“Don’t think I will forget. There is no time left. You didn’t understand what I am. I am love, I am pleasure, I am essence, I am an idiot, I am an alcoholic, I am tenacious, I am a painter. I am, I simply am. What are you then that I must bear your offences? To continue being the idiot believing your crap and accepting you are a god. You are a god, pretending to be a pagan deity. Keep your filthy life. You are a shit.”
Frida Kahlo penned these words in an unsent letter to her unfaithful husband, artist Diego Rivera, and they open a window into her soul. She is the idiot, the painter, and the woman who lived and loved deeply. Her brushes and paints were a refuge against the existential lashings of life.
The wealth of opinions surrounding Frida has transformed her into a central character in popular culture. Her Blue House nestled in the heart of the Pre-Hispanic neighborhood Coyoacan has became synonymous of her unibrow, delicate hands holding a cigar, and her chest cast that served as a canvas. Not far from this property, we find another home where she found love and heartbreak, and where a soviet refugee discovered Mexico’s most prized treasure: Leon Trotsky’s Museum.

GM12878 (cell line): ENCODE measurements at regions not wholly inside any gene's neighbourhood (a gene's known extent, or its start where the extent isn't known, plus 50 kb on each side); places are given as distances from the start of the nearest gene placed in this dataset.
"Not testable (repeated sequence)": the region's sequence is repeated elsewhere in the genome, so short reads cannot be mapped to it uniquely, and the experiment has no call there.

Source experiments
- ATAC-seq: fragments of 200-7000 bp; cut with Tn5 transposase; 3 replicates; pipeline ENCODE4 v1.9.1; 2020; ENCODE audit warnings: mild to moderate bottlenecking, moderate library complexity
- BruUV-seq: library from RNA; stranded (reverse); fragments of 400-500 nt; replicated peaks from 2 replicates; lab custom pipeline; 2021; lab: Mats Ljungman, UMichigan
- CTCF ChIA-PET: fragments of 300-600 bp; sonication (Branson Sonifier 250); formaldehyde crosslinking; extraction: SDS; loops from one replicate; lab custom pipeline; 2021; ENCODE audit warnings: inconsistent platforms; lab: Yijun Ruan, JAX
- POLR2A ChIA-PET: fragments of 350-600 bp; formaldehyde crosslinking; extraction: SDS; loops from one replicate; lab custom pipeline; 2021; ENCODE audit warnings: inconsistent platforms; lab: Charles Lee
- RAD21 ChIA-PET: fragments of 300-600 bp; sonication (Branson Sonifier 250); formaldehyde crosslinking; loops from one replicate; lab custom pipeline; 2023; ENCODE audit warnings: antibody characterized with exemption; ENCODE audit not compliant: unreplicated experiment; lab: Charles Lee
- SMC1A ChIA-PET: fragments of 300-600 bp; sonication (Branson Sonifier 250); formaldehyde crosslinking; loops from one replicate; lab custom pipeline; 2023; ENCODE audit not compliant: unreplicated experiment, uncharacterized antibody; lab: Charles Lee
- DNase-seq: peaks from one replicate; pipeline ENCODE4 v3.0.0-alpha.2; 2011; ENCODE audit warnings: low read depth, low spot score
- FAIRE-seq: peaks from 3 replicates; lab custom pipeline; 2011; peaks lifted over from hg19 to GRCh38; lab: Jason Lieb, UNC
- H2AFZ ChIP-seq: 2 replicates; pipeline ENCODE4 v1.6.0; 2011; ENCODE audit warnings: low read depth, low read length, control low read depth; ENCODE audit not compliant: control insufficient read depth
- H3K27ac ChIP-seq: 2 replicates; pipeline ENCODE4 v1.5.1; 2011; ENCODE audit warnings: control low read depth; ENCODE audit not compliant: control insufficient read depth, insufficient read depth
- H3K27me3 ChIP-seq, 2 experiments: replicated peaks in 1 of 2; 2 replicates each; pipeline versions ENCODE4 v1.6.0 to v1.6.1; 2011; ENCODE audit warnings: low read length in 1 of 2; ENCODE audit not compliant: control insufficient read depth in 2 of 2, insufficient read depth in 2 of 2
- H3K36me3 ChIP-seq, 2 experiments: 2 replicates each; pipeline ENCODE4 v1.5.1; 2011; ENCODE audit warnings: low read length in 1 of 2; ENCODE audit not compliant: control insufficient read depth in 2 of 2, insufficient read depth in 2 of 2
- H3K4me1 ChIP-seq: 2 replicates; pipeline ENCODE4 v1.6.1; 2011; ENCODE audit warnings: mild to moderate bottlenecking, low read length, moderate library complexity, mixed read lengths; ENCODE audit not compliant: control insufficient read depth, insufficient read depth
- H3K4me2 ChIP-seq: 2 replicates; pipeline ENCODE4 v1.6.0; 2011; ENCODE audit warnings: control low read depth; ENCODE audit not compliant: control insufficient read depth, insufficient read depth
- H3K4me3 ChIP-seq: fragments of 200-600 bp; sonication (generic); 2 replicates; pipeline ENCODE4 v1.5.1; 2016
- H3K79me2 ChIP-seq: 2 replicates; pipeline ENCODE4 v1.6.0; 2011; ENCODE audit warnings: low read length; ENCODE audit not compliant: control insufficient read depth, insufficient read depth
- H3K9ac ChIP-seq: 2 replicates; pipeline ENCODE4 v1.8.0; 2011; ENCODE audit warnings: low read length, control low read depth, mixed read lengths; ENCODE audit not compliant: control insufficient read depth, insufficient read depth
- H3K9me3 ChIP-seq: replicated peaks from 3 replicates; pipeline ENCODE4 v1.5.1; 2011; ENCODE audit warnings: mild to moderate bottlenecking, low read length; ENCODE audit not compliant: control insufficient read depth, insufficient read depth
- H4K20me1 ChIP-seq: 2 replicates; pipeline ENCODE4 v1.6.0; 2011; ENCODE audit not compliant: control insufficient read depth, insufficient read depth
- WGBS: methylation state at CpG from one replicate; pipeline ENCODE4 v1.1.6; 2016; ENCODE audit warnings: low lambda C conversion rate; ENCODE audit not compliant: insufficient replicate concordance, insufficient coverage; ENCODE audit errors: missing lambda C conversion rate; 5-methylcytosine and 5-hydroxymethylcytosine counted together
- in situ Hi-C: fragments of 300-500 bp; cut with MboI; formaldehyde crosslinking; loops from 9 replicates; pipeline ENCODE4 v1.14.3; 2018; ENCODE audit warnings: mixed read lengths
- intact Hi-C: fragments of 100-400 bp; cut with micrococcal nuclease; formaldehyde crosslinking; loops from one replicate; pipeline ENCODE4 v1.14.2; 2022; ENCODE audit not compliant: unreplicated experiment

There are multiple roads one can take to discover Kahlo. In her paintings and letters, she deposited all of her emotions, experiences, and thoughts on the reality that surrounded her. Her recipes were a fusion of Mexican gastronomy and the surrealist life she led. There is another route we can take, through the lens of photographers.
The photographs of Frida Kahlo take us back to a Mexico lost under the pressure of modernity. The decades of the thirties and forties show a country escaping its violent destiny, licking its wounds after a bloody revolution, a country where art was the glue that helped create a unified nation. Her portraits connect us with her life, her joys, and sufferings. Some of her photographs are ingrained in the public psyche, while others are hidden gems showing a Frida never seen before.